The award committee’s citation:
The Bioenergy Innovation Award 2012 goes to a Norwegian technology enterprise founded in 1989, which has remained innovative for many years, and which still continues to rediscover itself. The company possesses a sound knowledge network and succeeds in generating commercial successes from the products it develops. It has become world-renowned in spite of a very restricted domestic market.
The award criteria were:
- A contribution towards innovation in the discipline
- The level of innovation – how new and how valuable?
- Long-term significance
- Commercial potential
- Technical documentation
'The winner continues to develop, market and construct efficient processing plants for the production of biogas from wet organic waste and biomass derived from decontaminated sewage. Leading customers regard the technology as the best available (BAT), and 26 plants have been sold in several countries. Every year these plants convert sewage sludge from 20 million people into pathogen-free fertilisers and 1.6 TWh of biogas.
The company is heavily research-oriented and has received funding from the Research Council of Norway and Enova. It is an active participant in several research projects both in Norway and overseas, including the construction of test rigs and pilot plants designed to test levels of sustainable energy production from various types of raw materials mixtures.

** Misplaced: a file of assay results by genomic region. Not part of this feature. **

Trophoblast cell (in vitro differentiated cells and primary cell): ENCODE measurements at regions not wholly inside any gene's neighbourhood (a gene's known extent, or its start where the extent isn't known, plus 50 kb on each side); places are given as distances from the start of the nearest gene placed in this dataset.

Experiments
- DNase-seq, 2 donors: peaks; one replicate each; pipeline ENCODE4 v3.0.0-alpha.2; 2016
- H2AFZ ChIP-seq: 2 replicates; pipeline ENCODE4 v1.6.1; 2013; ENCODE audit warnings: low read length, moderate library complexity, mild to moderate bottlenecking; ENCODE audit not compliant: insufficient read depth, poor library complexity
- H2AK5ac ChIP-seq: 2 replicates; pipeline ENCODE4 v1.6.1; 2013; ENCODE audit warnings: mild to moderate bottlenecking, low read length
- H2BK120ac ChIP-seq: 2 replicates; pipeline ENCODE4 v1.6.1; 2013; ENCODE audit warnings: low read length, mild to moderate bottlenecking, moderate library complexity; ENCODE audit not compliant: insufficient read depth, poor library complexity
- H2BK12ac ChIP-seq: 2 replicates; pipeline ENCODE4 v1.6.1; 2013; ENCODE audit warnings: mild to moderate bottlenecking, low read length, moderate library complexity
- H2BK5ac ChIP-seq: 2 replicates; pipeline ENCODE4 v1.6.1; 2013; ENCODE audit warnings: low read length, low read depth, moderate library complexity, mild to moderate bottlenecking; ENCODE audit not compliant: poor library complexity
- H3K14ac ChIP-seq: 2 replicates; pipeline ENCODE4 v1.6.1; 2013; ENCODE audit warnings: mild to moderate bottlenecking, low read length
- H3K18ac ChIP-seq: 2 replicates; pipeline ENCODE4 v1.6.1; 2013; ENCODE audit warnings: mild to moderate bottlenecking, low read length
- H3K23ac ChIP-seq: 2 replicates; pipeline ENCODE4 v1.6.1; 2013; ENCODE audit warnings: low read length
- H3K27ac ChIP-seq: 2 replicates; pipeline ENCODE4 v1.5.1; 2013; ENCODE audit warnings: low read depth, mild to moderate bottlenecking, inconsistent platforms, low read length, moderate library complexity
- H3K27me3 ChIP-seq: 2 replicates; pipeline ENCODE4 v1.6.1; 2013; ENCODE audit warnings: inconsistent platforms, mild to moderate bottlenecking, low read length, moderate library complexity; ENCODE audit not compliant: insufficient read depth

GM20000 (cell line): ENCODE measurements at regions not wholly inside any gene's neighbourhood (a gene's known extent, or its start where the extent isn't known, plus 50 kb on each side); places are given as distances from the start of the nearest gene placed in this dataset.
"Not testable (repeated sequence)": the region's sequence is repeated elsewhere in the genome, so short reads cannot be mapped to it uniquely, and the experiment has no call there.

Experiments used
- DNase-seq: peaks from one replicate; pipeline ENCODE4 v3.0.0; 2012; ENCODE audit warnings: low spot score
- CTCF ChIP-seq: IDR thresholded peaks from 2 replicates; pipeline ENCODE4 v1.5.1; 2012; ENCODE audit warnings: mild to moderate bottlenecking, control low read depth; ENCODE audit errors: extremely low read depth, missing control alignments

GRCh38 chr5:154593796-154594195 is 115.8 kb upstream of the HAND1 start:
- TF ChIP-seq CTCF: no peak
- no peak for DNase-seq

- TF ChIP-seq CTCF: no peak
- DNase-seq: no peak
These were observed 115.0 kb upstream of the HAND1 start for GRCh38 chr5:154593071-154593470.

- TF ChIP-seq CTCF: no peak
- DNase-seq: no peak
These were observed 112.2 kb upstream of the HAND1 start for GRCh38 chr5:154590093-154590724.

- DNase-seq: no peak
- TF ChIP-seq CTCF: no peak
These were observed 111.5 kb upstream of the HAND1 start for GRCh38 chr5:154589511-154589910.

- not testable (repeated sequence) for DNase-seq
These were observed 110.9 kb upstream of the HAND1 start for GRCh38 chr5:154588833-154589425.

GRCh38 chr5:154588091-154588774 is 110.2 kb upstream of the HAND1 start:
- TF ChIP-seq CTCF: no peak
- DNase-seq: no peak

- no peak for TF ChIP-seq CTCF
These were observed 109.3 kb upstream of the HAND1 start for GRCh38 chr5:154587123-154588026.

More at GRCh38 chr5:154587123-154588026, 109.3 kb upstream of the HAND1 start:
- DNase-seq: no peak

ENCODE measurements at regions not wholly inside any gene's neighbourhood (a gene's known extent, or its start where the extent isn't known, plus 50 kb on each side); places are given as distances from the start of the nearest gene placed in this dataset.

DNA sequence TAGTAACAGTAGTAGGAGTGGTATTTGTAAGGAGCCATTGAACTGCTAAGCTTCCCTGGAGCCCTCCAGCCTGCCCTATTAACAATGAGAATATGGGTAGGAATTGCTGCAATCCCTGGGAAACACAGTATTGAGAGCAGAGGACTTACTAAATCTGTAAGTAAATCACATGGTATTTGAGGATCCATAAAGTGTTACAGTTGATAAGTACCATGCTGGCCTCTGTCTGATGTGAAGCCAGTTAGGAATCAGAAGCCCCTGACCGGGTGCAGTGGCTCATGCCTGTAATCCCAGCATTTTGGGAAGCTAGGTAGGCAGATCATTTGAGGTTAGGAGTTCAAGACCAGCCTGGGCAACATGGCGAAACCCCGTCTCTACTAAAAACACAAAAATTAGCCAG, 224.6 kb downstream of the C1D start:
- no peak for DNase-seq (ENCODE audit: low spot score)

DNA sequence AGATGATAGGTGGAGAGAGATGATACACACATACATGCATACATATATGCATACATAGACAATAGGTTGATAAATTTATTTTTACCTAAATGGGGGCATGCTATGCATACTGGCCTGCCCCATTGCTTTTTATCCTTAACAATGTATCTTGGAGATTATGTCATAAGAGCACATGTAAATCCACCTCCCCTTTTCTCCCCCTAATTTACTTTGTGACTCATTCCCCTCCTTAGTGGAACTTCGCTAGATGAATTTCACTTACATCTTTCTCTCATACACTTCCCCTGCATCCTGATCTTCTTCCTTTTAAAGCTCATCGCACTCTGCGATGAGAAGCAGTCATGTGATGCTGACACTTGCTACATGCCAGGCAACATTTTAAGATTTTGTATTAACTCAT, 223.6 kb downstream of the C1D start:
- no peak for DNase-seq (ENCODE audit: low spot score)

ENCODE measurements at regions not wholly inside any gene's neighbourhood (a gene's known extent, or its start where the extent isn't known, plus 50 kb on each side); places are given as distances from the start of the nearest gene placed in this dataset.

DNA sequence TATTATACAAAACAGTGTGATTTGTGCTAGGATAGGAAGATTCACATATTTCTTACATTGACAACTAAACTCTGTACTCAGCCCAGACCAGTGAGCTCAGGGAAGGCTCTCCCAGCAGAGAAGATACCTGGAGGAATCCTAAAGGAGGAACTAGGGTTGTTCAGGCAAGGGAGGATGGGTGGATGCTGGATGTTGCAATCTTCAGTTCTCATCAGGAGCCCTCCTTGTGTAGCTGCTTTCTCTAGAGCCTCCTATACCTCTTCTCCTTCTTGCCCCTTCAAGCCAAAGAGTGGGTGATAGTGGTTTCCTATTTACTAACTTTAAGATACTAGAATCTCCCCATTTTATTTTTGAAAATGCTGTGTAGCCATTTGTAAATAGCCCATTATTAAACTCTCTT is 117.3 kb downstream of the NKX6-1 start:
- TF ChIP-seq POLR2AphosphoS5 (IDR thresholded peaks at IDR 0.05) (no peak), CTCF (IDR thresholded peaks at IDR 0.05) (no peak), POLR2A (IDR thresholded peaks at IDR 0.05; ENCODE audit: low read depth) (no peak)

In collaboration with the Norwegian University of Life Sciences (UMB) and Bioforsk at Ås, the company has developed a unique steam and pressure-based pre-treatment process, which is a key technological component of the biogas research programme currently being carried out in CenBio, and other research projects.
The researchers greatly appreciate the company’s involvement and support, its role as a team developer, and its ability to think innovatively “out of the box”. The company is committed to innovation throughout the entire scope of the biogas value chain and participates in component initiatives outside its core area of activities in order to ensure that the value chain remains effective.
As a natural extension of its business activities linked to sludge and waste treatment, the company has in recent years invested major efforts in-house towards promoting bioenergy production from cellulose-rich bioenergy sources and waste plant materials derived from agricultural and forestry activities.
Thanks to this research activity, the company has attracted a particular client willing to risk funding the establishment of a full-scale plant for the production of biogas from lignocellulose, based on the steam explosion of raw materials such as fibre sludge, straw, corn residues and wood chippings. It will be the first facility of its kind in the world.'